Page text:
This splendid, sarcastic, swirling plug-hole of an opening[7] is also one of the reasons I chose Bleak House for my moronic former friend, reasoning that even if he felt he had to skip (say) some of Mrs. Jellyby’s twitterings later on, at least the first few pages would give him his second experience of Reading For Pleasure and he’d be into fun things like Plot and Character Development before he knew it. Yes, he would think to himself. A book. A big, fat, complicated book: suitable for a mature mind, demanding both concentration and engagement. A cast of thousands, full of ideas, intrigue, humour and mystery, plus a chap that spontaneously combusts and a load of funny names. A book indeed.

You tried to read it? I yelped at the screen, where his pitiful email crouched, embarrassed by its own existence. YOU’RE AN ADULT! I typed, pounding the keyboard much as a Megalosaurus might tenderise an intriguing meal by stomping it to death. You’re studying politics and philosophy! You’re reading lengthy, dry books full of complex ideas every day of the week! You tried to read it? Yes, he said. I tried. I managed ten pages before I lost the will to live. I didn’t know what was going on. I couldn’t concentrate on sentences that long. I couldn’t remember who anyone was. I’m sorry. I can’t read this. Don’t hate me.

Thus, gentle reader, Harry Potter and the Mansplainer’s Tome never arrived, so the moment passed and I never read it. I am not sorry at all.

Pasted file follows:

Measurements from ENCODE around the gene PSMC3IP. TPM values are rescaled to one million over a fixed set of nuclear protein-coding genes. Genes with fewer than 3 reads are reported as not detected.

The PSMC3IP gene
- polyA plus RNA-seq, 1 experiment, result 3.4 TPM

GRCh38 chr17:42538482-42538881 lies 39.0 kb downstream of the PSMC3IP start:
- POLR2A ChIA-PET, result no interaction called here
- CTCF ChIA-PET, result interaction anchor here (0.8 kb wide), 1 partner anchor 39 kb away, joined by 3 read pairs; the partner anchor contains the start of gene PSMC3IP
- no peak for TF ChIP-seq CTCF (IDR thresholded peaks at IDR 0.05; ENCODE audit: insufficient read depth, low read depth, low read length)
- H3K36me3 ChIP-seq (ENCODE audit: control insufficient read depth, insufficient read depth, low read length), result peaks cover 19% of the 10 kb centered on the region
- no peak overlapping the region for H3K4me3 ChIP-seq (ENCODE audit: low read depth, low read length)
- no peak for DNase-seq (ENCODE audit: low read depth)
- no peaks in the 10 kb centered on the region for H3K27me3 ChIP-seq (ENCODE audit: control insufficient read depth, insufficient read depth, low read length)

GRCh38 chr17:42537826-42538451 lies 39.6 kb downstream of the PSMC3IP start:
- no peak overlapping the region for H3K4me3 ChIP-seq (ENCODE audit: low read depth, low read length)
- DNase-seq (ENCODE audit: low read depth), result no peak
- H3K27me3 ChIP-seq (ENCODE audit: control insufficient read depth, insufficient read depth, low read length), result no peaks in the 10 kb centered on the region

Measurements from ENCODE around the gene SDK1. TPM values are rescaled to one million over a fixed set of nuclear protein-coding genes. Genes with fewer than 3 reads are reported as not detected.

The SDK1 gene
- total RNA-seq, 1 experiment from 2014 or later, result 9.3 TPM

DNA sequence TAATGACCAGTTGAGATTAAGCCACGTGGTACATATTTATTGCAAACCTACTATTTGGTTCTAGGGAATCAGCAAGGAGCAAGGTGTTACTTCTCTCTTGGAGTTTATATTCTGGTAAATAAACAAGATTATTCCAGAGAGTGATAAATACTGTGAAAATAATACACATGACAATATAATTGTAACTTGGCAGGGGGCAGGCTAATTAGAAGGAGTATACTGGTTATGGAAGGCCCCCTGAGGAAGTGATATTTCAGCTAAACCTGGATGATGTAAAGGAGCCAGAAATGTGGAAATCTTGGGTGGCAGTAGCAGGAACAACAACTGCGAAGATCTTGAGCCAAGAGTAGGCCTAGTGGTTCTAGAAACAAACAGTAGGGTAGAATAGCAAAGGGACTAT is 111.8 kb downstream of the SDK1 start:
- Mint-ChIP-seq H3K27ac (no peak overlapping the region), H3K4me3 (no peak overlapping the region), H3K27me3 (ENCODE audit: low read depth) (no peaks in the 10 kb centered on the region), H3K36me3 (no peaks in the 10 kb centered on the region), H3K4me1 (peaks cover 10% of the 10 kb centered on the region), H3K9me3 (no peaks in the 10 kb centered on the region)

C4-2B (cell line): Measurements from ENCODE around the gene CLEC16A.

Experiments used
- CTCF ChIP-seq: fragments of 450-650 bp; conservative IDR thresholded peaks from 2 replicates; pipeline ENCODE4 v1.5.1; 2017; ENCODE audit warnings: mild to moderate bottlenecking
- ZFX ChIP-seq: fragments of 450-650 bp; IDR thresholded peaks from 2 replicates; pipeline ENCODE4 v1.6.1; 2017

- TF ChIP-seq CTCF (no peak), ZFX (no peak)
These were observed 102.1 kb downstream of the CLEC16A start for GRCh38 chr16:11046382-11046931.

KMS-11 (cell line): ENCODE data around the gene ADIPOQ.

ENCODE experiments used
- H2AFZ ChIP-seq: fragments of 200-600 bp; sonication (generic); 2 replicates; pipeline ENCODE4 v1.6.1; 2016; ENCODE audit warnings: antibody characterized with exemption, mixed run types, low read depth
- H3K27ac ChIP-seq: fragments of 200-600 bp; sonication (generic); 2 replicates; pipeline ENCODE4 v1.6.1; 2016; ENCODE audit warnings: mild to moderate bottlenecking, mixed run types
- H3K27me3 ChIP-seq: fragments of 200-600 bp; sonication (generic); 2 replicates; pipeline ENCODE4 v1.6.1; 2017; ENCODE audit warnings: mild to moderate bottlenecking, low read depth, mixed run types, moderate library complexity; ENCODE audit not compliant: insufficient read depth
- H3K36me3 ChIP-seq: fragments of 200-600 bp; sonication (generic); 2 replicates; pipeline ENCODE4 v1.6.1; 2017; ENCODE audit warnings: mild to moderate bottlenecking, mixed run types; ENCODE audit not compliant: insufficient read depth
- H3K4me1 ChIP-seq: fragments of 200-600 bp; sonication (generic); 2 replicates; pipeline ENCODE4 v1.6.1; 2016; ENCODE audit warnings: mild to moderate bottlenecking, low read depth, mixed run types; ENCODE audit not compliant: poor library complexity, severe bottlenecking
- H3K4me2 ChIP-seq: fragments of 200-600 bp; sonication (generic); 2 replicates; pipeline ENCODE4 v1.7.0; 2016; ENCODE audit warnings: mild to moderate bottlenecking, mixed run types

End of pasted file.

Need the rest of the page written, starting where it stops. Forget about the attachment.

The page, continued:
——————————————————————————————————————July 26, 2018

[1] Based on the quality of the discussion that followed, the rest of the class didn’t feel the same sense of obligation. We never quite forgave each other for this mutual misunderstanding.

[2] I had even, God help me, waded through a considerable quantity of The Golden Bough, but I didn’t say so in case he asked me what it was about.

[3] I recommend this most highly, particularly if the winter is a pea-souper-ish one. One story per night, read last thing before bed in front of a roaring fire, with a hot, bitter cocoa to hand and a sleeping Hound on one’s lap, puts one in a splendid mood.

[4] He might have argued that, say, Truckers is clearly and explicitly aimed at younger readers (and no doubt he would have done, had he been familiar with the work of Terry Pratchett). He might have argued that all fantasy writing is for kids (it’s not, but no doubt he would have tried, had he known anything about the fantasy genre). He might have argued that the division between ‘children’s literature’ and ‘adult literature’ is a social construct, as meaningless to two people in their late teens as all the other divisions between ‘for kids’ and ‘not for kids’, but he didn’t make any of these points. Notice how his argument is limited at every turn by his total lack of reading and yet he continued to consider himself in a position to lecture me about books I should put in front of my face and into my brain for four entire years.

[5] I was a ravenous but less omnivorous reader at the time, confining myself almost exclusively to fiction, and I certainly hadn’t read or heard of Daniel Pennac’s Bill of Rights for readers. Had we known it, I was defending the first article (the right not to read), while my former friend was in some ways defending the last (the right to not defend your tastes). See both A ‘small mysterious corpus’ and Tom Sperlinger, Romeo and Juliet in Palestine: Teaching Under Occupation (Winchester: Zero Books, 2014), pp. 49-51 for a discussion of Pennac’s Bill.

[6] Fellow subscribers might also recognise this as a quotation from Vagina Monthly.

[7] See above. It was a bumper issue, with an unusually generous centrefold and an excellent crossword (down clues only).

 However, © David Scoins 2017